Community Water Center

Community-driven water solutions through organizing, education, and advocacy

Running on Empty: Drought Emergency Worsens

drought_option1.jpgPrivate wells are going dry as the drought wears on. Because of excessive groundwater pumping, over 10 homes in Monson, up to 300 homes in East Porterville, and dozens of other private residences now have dry wells. Life without tap water is an expensive affair – both in terms of time and money. Those reliant on private wells often receive little to no assistance from the federal, state or local agencies. Families are forced to take drastic measures to meet their basic water needs. Running hoses from a neighbors’ home, transporting buckets of water long distances from the nearest available water source, and purchasing hundreds of dollars’ worth of bottled water are now standard practices in these communities. The drought has turned simple activities like cooking, bathing, dishwashing, and toilet flushing into arduous tasks. 

Photo: Mrs. Magana fills buckets of water she has collected from neighbors to bring into her home for domestic needs. 



Take Action!
To support our work fighting for the Human Right to Water during this intense drought, CWC is kicking off our most ambitious fundraising campaign yet! We’re trying to raise $6,000 in one week to help CWC advocate for adequate drought relief in communities that lack water. Our campaign will culminate at the Visalia film premier of Thirsty For Justice on Sept. 25th. Please donate if you are able, and share our campaign with your friends. CWC will use funds from this campaign to support our work addressing immediate needs and organizing drought-impacted communities to develop more permanent, lasting sources of clean, affordable water. We can’t do this work without your help!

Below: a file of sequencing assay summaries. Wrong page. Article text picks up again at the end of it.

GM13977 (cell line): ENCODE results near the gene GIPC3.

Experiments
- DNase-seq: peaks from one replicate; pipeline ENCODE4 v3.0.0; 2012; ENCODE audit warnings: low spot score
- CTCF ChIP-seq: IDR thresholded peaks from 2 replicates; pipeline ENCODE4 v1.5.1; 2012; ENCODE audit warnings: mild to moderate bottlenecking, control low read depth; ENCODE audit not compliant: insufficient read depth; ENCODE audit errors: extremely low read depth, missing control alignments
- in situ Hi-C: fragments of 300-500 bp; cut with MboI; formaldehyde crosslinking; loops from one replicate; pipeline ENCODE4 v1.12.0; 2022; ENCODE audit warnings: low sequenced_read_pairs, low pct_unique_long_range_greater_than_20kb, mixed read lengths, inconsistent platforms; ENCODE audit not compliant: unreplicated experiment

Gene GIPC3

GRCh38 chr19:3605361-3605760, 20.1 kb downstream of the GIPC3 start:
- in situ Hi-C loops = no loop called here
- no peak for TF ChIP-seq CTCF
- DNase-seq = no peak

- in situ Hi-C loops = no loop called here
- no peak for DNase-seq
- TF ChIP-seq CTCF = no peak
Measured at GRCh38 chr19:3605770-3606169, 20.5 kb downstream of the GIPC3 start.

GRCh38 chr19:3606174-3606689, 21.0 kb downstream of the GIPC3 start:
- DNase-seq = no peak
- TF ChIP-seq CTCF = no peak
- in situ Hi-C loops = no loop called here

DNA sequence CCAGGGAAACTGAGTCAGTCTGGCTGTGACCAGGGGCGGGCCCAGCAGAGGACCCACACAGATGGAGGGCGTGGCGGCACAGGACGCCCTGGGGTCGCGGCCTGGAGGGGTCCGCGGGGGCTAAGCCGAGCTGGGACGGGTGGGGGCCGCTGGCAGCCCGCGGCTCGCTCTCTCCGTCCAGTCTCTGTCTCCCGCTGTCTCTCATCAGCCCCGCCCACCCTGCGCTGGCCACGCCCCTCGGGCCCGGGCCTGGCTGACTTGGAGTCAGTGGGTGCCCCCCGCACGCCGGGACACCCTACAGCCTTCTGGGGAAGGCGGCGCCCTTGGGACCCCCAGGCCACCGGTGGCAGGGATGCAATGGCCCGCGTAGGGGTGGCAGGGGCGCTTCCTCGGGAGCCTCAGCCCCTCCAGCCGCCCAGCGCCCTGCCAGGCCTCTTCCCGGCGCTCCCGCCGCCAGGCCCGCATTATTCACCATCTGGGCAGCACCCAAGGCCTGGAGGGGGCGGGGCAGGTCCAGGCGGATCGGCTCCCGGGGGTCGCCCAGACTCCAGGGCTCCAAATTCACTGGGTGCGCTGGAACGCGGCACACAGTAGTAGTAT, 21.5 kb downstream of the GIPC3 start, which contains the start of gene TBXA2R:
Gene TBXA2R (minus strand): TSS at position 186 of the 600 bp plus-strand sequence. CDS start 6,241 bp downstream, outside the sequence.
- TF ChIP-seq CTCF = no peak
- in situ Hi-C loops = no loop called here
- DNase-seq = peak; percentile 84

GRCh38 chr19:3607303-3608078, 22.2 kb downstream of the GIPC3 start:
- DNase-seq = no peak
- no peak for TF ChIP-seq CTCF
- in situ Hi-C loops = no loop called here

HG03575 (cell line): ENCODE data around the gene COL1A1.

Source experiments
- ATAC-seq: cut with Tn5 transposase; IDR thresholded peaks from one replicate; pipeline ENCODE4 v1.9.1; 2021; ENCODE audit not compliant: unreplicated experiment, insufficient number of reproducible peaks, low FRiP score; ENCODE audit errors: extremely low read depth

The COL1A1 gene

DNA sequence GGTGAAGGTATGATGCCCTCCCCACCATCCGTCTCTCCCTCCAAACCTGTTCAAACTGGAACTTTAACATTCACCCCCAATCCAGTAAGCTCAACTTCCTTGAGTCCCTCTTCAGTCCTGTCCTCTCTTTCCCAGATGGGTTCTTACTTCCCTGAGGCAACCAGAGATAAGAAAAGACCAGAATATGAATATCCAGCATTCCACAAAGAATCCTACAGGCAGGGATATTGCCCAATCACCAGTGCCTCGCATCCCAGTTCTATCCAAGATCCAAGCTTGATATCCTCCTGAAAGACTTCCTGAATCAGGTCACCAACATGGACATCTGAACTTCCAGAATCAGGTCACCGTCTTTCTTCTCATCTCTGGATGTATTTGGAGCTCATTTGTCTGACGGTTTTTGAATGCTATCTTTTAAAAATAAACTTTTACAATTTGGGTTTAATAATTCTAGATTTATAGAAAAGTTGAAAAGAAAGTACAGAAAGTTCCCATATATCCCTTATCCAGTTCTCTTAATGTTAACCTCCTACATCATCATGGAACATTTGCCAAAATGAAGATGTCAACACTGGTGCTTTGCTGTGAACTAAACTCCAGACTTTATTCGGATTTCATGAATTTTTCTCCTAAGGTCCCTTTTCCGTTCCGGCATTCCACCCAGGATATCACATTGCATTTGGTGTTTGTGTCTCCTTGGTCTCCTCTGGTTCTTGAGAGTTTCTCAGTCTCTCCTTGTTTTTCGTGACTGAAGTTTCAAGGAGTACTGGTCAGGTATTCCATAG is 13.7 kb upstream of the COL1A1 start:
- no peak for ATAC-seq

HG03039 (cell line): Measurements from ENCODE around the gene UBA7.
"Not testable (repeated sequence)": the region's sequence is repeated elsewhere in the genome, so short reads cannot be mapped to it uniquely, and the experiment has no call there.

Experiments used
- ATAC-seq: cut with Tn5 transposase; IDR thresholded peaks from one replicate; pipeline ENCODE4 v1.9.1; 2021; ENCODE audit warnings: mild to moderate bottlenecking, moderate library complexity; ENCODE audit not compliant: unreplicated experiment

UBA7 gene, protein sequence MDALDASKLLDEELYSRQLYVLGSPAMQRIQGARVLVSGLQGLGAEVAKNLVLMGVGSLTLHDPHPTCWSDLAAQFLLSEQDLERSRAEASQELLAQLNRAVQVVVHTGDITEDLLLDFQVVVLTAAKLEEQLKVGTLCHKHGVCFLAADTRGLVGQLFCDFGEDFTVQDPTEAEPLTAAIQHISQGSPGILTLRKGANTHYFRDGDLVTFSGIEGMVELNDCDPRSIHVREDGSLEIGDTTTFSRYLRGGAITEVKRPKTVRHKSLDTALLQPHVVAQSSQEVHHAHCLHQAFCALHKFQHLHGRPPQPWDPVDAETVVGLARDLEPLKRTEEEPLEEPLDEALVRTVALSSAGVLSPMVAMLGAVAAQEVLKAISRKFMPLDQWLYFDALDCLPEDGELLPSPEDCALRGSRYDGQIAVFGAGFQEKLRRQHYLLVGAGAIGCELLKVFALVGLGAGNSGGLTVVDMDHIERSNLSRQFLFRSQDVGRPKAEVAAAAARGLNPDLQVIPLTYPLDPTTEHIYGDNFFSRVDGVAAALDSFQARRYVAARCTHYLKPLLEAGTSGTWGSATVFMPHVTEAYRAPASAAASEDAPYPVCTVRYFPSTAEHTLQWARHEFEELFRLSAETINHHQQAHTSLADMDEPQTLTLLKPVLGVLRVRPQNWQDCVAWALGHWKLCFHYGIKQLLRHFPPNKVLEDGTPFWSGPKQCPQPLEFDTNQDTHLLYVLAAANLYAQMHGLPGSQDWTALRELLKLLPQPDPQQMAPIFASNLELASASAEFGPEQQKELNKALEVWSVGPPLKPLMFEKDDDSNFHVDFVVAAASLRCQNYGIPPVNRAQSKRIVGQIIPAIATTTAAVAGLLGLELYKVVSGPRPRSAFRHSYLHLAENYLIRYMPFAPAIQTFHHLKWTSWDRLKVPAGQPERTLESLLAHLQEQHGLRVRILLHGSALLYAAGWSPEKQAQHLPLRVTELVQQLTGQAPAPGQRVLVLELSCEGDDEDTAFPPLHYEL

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Photo: East Porterville resident Yolanda Serrato stands next to the 300-gallon water tank she received after her well went dry. CWC is working collaboratively to ensure more residents with dry wells receive this type of emergency assistance.


Media Coverage
The devastation caused by the drought has generated a great deal of media coverage. We've helped drought-impacted individuals and families share their stories with a wide array of radio, TV, and print media outlets, including NBC Nightly NewsThe Today ShowNBCUnivisionCNN, The Los Angeles TimesThe New York TimesAl Jazeera AmericaDeseret National NewsThe Desert SunThe East Bay Express, and The Fresno Bee. (See below for media clips.) This media coverage makes visible the often invisible stories of individuals and families suffering from the drought. For our recent work, CWC has even been named a California water "power broker" by Mother Jones.

CWC is advocating for additional state resources to address this emergency. Drought-impacted communities need technical assistance, emergency funding for all water needs, and improved coordination between the various public and private organizations now providing drought relief. CWC is working collaboratively with state, county, and private organizations to develop both immediate and lasting solutions for drought-impacted communities.

Please donate now to help CWC advocate and organize for adequate drought relief in communities that lack water!